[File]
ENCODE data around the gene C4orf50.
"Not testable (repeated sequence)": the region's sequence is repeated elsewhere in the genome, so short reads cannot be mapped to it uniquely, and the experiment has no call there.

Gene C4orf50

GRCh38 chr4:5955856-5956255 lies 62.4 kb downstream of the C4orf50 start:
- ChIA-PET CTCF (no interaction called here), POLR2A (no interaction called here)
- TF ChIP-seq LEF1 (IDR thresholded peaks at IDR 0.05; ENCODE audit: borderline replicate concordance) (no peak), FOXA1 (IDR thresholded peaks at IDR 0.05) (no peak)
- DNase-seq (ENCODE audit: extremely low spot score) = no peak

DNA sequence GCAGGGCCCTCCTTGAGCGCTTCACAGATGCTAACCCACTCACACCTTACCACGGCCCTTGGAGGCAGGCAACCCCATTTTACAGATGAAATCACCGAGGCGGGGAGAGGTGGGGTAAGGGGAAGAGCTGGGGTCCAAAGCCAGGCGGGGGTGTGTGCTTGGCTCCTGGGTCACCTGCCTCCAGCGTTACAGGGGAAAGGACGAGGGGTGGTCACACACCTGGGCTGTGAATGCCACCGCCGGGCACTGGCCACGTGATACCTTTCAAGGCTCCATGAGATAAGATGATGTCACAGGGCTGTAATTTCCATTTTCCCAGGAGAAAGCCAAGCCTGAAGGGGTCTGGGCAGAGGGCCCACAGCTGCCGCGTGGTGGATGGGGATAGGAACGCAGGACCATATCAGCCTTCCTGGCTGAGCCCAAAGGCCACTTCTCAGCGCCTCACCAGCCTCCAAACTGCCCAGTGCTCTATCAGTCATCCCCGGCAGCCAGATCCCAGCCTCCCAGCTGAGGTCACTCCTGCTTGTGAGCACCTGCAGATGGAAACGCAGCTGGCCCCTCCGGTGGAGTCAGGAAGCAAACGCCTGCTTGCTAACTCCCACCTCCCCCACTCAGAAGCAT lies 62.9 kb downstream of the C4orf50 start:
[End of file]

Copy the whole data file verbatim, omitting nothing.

ENCODE data around the gene C4orf50.
"Not testable (repeated sequence)": the region's sequence is repeated elsewhere in the genome, so short reads cannot be mapped to it uniquely, and the experiment has no call there.

Gene C4orf50

GRCh38 chr4:5955856-5956255 lies 62.4 kb downstream of the C4orf50 start:
- ChIA-PET CTCF (no interaction called here), POLR2A (no interaction called here)
- TF ChIP-seq LEF1 (IDR thresholded peaks at IDR 0.05; ENCODE audit: borderline replicate concordance) (no peak), FOXA1 (IDR thresholded peaks at IDR 0.05) (no peak)
- DNase-seq (ENCODE audit: extremely low spot score) = no peak

DNA sequence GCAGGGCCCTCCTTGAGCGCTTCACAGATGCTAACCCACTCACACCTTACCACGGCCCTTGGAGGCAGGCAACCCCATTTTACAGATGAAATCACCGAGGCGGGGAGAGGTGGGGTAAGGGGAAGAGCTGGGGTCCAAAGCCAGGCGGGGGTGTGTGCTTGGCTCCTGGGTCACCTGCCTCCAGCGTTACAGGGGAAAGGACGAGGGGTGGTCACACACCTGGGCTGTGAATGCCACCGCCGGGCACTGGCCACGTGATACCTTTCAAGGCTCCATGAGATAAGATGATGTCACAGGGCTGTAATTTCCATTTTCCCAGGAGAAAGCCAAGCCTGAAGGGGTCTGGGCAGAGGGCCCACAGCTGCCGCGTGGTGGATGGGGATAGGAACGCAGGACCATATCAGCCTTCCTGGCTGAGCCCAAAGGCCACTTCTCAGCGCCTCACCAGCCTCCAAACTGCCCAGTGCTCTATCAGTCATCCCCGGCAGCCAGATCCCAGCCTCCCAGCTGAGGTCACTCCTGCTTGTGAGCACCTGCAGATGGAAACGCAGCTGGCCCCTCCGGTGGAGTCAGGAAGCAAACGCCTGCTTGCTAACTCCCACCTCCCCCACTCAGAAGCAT lies 62.9 kb downstream of the C4orf50 start: